Helping Your Loved One with COPD Incorporate Exercise into His DayDecember 11, 2015
Elder Care in New York NY
If your loved one has COPD, then he might be reluctant to add exercise to his routine. However, exercising is really important for building up his strength. If you start out gradually and keep some
of the following tips in mind, your loved one will be exercising regularly in no time.
Start out slowly with any exercise routine. Make sure that his doctor agrees with a new exercise program before starting out. If your loved one hasn’t exercised in a long time, it’s a good idea to set your goals low to start. Let your loved one warm up for a few minutes before exercising. Choose activities that your loved one enjoys so that they’re more fun. Don’t forget that cooling down is just as important as warming up. It’s always a good idea for your loved one to have someone around when he works out, whether that’s you or senior care providers who understand COPD.
Exercises to Avoid
In general, walking and gentle stretching exercises are all good for people with COPD. There are some exercises that your loved one really shouldn’t engage in, though. Heavy lifting or overly strenuous activities, such as shoveling or raking, aren’t good choices. Exercising outdoors when it’s humid or very hot or cold is also a bad idea. Although walking is good, walking very fast or up steep inclines is not such a good idea.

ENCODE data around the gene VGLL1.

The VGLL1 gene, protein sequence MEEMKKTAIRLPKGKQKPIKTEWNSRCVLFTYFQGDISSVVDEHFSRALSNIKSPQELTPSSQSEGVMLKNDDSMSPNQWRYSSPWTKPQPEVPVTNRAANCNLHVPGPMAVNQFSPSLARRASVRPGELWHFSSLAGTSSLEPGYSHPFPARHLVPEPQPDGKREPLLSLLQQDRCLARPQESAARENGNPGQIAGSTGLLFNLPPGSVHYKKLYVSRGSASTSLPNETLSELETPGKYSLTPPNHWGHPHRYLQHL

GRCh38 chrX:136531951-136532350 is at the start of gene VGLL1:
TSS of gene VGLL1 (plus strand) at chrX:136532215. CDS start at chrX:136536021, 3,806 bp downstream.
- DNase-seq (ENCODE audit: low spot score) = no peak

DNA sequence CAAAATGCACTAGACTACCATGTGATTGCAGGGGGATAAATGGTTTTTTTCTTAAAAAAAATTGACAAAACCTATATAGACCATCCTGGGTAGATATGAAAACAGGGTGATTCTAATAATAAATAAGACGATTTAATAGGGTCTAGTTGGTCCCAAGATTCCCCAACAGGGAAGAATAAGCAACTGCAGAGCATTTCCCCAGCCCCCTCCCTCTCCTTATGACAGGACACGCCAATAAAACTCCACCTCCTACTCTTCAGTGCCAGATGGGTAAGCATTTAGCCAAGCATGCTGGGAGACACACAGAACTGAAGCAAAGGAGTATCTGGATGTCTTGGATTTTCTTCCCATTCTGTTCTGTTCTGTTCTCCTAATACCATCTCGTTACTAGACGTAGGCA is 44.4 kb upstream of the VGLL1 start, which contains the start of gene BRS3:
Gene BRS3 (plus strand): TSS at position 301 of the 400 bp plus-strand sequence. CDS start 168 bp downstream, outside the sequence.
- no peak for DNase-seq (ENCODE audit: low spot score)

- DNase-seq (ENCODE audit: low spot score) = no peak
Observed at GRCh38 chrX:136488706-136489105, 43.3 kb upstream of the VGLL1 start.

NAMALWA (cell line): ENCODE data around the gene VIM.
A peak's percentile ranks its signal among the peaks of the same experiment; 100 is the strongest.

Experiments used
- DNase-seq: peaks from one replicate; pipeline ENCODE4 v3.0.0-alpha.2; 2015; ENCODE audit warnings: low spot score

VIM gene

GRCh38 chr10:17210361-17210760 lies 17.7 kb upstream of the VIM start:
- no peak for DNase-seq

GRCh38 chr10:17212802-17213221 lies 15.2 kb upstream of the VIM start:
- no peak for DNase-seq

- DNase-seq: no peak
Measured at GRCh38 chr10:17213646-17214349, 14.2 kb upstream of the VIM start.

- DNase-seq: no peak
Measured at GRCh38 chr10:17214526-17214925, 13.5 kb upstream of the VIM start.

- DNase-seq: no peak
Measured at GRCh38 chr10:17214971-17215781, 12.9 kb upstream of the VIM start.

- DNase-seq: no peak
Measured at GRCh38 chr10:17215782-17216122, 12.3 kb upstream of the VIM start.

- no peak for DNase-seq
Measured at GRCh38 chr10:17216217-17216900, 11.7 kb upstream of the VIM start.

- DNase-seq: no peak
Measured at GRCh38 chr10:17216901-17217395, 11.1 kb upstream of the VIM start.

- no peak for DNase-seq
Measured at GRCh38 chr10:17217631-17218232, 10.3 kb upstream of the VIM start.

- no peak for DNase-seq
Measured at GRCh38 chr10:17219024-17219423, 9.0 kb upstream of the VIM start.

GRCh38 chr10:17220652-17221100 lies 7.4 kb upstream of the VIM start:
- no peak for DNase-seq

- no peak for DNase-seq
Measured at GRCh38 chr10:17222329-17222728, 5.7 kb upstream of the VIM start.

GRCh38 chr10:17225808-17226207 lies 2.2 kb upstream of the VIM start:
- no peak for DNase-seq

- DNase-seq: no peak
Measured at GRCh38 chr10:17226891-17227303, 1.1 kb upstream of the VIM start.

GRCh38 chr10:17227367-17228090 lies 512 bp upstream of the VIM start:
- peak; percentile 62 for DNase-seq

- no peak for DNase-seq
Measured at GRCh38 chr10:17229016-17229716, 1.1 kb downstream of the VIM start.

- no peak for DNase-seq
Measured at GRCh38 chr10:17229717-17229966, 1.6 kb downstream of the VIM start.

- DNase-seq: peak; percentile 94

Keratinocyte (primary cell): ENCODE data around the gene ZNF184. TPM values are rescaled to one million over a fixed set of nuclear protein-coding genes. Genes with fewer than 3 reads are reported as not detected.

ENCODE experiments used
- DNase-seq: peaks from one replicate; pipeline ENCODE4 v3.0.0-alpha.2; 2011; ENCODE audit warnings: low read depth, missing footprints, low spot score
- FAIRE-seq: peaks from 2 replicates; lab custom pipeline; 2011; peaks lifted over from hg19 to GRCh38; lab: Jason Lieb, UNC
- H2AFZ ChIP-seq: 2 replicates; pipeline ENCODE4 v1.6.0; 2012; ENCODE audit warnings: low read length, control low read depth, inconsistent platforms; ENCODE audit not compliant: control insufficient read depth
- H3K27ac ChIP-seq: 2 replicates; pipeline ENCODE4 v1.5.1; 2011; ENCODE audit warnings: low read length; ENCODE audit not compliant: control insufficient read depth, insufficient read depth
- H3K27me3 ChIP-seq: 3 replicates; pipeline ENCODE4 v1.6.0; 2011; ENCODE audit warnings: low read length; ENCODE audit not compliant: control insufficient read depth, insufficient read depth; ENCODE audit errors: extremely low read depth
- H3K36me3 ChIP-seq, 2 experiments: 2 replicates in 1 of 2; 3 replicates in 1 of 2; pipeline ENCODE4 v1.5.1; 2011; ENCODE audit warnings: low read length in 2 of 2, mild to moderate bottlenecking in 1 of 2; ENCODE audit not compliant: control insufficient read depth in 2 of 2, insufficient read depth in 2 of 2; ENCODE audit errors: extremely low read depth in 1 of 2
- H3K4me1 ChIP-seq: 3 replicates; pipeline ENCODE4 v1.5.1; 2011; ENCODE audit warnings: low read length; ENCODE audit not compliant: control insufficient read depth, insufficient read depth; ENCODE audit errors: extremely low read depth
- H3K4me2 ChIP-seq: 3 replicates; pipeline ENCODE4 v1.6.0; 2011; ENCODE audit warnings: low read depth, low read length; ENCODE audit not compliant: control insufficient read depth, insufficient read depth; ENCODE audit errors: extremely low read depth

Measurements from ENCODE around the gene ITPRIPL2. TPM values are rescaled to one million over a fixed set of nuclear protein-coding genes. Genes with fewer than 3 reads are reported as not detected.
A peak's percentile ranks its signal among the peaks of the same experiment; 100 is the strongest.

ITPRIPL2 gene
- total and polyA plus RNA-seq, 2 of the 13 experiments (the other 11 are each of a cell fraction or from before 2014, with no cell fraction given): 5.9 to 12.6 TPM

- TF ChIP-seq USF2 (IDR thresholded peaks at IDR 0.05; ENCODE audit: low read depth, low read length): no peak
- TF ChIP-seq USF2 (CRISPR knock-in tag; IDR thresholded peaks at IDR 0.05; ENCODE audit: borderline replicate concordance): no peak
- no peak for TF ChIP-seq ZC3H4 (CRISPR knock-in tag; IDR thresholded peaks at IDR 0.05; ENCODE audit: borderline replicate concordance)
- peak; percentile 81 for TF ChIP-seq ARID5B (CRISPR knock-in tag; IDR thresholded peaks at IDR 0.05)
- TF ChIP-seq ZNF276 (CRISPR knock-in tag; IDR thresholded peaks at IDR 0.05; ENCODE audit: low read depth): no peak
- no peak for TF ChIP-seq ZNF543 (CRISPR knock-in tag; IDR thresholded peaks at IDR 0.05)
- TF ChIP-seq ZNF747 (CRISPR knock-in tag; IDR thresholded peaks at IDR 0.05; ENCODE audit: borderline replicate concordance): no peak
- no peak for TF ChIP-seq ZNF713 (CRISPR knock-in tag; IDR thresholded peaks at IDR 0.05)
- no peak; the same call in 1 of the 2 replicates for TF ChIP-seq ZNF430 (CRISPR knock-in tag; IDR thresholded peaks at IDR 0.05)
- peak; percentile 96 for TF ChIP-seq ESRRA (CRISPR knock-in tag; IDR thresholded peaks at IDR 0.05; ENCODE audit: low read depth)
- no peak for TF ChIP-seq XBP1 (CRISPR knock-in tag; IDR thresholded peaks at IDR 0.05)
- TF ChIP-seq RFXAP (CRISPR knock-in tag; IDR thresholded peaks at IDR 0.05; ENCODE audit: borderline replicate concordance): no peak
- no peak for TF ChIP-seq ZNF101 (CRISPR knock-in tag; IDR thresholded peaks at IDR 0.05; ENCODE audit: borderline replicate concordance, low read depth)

When to Stop Exercising
Even gentle exercise can take a toll on your loved one if he’s not feeling great or having an exacerbation. Your loved one should stop exercising if he starts to feel dizzy or nauseated. Other signs that he needs to take a break include pain or pressure in his chest or severe shortness of breath. If these feelings worsen even if your loved one stops exercising, then he needs to see his doctor right away.
Breathing While Exercising
Helping your loved one to manage his breathing while he’s exercising is essential so that he doesn’t get into a situation where he can’t catch his breath. The best way to do this is through something called pursed-lip breathing. First your loved one needs to relax his neck and shoulders and breathe in through his nose for two seconds. He then breathes out through his mouth for four seconds, pursing his lips as he does so. This may take some practice to build up his stamina, so start out having him breathe out for twice as long as he breathes in.
As your loved one is able to exercise longer, he’ll find that it becomes easier to do.
Patricia started her nursing career 19 years ago at Memorial Sloan Kettering Cancer Center and research institution in New York City, and since then has gained experience in Adult Intensive Care Units (ICU) , Pediatric Care (PICU ), Operating Room (OR) , mental health and community settings. She later moved into director of nursing roles, where she obtained extensive experience in leading and developing the nursing profession. She also pioneered good partnership working with other health care organizations, as well as social services, and the wider community.